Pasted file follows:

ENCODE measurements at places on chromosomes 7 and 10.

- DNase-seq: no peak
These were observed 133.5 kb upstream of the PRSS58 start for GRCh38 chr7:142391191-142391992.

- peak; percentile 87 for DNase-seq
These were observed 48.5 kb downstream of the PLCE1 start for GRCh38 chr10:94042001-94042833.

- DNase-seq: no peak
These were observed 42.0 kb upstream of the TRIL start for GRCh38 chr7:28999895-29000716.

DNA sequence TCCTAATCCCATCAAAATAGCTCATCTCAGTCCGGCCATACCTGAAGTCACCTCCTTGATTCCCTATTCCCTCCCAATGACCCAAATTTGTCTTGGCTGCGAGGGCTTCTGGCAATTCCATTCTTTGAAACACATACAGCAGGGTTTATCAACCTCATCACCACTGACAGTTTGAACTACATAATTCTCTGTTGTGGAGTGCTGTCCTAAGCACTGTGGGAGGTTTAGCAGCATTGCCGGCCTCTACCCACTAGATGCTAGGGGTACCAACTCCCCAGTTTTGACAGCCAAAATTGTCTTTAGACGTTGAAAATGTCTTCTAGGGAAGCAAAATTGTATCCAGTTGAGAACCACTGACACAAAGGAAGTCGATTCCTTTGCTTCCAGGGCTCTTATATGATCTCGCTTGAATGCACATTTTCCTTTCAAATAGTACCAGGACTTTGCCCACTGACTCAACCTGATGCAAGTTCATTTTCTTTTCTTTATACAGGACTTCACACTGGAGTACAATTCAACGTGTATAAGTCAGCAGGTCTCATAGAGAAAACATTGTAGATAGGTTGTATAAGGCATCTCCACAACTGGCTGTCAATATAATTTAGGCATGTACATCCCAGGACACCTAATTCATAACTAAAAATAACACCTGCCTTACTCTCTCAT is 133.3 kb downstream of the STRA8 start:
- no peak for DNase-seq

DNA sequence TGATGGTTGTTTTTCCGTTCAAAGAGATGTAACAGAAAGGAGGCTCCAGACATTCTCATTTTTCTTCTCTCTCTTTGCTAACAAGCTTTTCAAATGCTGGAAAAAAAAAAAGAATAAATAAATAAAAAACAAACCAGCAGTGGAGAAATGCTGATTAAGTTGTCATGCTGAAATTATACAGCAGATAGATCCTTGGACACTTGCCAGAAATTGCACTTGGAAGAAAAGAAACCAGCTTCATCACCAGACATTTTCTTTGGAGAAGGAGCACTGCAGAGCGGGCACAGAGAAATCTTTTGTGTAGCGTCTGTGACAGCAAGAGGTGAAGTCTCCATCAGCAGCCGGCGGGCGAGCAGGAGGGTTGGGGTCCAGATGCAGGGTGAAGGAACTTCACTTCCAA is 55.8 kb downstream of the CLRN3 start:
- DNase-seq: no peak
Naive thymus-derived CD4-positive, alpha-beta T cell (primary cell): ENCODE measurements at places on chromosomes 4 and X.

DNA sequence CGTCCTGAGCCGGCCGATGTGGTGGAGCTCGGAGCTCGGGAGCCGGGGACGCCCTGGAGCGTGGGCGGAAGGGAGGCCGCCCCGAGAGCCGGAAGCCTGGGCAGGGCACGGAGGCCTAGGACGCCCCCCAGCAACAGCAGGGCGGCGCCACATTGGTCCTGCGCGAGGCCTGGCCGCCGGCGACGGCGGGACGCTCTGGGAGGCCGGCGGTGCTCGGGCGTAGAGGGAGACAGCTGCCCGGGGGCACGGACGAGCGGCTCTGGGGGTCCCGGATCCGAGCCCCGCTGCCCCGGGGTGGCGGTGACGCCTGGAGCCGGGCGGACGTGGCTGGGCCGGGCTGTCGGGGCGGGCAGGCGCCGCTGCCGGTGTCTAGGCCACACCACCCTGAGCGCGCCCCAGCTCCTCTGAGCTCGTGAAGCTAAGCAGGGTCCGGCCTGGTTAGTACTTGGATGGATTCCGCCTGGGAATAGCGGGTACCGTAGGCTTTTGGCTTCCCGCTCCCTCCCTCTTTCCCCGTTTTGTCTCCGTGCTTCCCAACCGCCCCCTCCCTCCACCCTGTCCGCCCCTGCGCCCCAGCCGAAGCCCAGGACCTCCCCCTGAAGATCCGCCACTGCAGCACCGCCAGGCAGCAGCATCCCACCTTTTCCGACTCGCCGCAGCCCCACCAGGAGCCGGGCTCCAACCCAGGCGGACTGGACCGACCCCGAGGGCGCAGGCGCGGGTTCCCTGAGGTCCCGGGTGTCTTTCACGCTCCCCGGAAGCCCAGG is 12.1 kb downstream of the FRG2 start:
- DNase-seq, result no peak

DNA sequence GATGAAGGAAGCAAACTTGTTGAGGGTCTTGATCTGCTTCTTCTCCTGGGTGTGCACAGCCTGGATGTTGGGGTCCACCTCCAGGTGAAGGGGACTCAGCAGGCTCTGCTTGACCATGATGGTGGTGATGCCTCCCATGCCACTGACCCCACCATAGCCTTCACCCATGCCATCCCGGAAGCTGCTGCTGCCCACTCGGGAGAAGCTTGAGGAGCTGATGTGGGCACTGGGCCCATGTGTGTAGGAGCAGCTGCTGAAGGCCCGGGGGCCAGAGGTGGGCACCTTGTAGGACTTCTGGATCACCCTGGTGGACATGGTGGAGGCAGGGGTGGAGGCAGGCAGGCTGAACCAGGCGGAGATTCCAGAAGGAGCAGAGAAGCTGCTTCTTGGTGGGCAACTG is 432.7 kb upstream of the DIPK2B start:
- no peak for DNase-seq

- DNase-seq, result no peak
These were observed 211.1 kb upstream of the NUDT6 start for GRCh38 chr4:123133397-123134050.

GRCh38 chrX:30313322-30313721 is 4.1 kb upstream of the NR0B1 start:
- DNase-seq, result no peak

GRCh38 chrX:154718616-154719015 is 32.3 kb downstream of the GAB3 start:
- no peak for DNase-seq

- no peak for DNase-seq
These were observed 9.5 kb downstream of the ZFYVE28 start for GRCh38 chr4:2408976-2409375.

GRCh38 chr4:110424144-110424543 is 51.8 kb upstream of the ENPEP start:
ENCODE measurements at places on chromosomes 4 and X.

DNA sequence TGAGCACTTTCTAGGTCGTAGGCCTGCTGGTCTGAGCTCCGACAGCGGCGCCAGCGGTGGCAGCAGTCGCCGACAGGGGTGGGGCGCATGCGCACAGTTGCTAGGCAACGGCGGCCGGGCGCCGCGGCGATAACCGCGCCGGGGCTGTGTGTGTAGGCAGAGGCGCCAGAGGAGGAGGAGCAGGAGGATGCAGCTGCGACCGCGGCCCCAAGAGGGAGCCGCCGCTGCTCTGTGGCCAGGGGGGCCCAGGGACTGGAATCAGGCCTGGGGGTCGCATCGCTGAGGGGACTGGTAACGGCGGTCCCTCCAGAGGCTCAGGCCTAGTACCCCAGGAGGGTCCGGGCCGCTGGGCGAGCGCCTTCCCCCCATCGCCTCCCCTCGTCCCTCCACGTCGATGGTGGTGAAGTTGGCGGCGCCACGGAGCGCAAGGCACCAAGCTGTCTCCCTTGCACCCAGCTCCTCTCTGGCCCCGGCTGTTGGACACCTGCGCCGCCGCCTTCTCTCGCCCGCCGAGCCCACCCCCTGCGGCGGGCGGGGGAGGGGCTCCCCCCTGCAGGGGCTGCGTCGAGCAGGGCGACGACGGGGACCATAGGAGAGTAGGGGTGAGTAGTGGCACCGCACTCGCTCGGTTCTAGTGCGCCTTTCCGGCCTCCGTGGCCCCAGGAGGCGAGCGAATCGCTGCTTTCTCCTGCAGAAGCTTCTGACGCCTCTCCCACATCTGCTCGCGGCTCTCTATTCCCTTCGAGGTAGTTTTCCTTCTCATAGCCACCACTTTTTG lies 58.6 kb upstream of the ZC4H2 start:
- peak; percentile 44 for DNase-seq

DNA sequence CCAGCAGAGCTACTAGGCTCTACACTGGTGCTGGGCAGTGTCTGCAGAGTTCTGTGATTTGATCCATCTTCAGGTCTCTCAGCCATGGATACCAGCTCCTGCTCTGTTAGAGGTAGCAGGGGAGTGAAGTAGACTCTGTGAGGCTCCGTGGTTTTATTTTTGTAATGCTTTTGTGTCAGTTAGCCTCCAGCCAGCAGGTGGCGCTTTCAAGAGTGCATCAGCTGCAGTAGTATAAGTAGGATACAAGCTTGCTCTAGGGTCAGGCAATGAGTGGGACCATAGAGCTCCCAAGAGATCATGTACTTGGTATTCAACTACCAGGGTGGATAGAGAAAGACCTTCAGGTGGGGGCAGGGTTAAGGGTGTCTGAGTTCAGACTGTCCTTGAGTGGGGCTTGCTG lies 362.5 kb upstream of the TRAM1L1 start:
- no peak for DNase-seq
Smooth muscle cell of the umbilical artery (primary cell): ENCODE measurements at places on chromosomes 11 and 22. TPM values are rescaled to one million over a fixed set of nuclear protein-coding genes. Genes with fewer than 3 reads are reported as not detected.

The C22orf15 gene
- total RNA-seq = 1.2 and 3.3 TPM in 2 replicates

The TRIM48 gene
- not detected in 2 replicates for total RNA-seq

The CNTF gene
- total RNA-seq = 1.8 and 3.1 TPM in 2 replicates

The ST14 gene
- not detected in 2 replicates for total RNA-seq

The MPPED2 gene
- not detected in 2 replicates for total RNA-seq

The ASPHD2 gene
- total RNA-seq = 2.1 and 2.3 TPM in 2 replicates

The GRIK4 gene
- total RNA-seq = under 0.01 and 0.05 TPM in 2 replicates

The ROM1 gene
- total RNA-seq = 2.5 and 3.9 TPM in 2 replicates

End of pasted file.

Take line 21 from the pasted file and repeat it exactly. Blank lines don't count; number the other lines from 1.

GRCh38 chrX:154718616-154719015 is 32.3 kb downstream of the GAB3 start: